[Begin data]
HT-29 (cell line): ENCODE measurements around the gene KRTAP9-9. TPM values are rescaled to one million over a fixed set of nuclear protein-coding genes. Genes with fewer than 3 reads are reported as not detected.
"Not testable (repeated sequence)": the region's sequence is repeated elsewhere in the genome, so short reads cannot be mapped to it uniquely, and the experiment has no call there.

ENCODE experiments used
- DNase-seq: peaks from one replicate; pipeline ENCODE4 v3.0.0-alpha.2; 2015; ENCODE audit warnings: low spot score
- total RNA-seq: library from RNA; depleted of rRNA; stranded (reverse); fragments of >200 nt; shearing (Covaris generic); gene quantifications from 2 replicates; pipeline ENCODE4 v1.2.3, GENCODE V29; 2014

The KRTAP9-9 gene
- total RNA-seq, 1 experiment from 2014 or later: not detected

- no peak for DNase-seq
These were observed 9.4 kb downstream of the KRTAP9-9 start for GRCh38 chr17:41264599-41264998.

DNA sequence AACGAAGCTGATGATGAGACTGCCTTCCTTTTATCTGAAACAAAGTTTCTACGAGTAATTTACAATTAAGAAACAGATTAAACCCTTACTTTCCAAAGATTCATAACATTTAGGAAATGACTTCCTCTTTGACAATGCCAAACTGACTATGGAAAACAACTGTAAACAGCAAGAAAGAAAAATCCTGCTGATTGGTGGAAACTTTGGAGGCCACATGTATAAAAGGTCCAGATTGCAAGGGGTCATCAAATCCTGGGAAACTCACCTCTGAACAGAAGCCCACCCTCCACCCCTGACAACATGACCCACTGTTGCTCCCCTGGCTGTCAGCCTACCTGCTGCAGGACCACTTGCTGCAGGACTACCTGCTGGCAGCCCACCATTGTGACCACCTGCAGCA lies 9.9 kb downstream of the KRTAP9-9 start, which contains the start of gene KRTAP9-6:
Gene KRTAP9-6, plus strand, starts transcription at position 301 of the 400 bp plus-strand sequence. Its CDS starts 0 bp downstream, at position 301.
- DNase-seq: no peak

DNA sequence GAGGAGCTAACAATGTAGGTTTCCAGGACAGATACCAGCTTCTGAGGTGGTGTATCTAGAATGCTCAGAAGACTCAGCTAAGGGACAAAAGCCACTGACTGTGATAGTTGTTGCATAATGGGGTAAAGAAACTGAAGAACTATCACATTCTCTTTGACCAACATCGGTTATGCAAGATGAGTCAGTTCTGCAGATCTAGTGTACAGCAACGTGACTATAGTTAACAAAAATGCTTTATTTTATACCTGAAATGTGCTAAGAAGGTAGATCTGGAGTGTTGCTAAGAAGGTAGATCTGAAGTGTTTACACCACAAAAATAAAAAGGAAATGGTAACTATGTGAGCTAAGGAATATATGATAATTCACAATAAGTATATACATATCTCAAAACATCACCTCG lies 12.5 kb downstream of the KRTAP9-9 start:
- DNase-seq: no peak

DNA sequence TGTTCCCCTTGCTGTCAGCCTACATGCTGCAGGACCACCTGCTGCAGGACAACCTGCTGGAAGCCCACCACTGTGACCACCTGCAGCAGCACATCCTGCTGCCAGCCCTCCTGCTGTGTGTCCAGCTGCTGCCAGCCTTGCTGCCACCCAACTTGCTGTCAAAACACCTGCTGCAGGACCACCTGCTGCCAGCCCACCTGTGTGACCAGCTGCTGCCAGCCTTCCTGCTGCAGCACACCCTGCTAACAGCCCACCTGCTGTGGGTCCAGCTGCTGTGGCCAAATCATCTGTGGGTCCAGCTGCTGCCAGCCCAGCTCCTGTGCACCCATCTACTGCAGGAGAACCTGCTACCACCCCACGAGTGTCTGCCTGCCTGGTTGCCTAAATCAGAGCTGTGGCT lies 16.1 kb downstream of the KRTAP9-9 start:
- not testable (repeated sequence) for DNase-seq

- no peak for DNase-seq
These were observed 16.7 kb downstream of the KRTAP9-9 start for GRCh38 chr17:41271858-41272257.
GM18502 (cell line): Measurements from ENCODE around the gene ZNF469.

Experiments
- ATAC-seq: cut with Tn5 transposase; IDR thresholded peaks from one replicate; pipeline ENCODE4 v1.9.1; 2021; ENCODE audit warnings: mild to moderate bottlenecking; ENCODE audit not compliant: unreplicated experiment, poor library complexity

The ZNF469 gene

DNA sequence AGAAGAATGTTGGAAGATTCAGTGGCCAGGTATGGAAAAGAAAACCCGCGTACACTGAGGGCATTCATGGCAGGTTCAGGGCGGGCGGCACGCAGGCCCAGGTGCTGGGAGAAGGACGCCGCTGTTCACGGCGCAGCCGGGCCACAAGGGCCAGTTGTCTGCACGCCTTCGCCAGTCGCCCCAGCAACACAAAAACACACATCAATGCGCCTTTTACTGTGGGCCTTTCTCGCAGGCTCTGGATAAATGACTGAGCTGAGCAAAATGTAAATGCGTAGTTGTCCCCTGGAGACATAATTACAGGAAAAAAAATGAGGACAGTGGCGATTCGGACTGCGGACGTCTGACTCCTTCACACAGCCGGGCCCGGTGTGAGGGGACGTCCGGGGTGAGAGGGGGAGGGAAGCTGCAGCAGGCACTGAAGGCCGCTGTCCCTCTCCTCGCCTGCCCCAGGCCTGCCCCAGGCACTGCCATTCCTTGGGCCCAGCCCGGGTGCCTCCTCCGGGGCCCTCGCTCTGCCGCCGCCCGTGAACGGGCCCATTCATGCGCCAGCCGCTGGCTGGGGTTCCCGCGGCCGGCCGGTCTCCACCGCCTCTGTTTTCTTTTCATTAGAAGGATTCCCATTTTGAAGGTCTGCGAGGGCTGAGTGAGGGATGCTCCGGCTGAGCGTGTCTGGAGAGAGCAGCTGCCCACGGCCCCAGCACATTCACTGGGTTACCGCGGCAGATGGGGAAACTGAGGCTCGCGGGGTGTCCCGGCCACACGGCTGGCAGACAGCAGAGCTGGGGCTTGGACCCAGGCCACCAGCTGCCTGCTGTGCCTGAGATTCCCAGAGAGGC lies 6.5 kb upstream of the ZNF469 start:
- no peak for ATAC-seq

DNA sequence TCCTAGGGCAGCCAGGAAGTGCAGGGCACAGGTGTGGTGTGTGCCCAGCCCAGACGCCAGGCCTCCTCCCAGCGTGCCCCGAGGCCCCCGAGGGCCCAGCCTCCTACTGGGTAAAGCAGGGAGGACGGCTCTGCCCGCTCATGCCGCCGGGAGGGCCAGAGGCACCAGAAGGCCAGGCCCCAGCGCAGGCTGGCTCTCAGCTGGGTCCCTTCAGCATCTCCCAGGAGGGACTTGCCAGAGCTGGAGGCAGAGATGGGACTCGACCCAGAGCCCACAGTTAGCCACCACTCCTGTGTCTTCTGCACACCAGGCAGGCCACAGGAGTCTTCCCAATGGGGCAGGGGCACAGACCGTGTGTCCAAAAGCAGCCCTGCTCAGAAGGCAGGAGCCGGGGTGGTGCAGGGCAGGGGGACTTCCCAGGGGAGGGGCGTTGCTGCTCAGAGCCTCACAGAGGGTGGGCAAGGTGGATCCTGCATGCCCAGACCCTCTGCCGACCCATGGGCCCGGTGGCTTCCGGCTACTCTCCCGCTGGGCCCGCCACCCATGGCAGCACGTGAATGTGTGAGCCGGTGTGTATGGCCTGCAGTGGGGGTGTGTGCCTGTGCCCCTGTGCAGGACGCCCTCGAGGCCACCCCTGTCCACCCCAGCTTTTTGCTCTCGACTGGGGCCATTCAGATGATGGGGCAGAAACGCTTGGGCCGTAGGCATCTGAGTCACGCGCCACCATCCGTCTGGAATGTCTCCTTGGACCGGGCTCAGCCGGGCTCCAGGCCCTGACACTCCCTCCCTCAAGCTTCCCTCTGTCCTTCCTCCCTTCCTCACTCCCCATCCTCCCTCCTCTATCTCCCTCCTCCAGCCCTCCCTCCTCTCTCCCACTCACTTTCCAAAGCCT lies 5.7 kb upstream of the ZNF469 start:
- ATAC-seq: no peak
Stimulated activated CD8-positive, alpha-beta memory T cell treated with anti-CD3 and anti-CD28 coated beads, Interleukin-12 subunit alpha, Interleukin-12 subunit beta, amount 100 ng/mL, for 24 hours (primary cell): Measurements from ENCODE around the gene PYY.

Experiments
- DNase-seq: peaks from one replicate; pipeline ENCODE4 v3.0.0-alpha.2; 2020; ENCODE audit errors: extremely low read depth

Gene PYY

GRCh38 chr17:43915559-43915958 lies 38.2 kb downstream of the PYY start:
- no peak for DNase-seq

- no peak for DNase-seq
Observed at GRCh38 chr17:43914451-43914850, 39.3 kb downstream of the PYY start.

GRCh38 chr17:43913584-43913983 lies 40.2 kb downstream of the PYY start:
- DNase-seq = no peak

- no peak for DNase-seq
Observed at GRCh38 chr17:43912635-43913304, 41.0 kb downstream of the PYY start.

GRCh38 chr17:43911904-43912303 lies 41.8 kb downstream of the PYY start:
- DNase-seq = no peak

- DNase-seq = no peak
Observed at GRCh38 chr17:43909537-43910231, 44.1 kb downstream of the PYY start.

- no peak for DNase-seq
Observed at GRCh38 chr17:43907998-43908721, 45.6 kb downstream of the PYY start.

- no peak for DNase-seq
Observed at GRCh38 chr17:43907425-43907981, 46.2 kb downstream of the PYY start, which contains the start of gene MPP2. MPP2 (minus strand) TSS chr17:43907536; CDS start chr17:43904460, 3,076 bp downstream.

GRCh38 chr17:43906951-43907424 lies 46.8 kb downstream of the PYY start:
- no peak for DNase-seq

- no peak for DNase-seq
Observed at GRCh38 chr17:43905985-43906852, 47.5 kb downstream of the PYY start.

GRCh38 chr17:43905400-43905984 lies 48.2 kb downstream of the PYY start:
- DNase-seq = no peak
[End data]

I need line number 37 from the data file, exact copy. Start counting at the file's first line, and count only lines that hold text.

- no peak for DNase-seq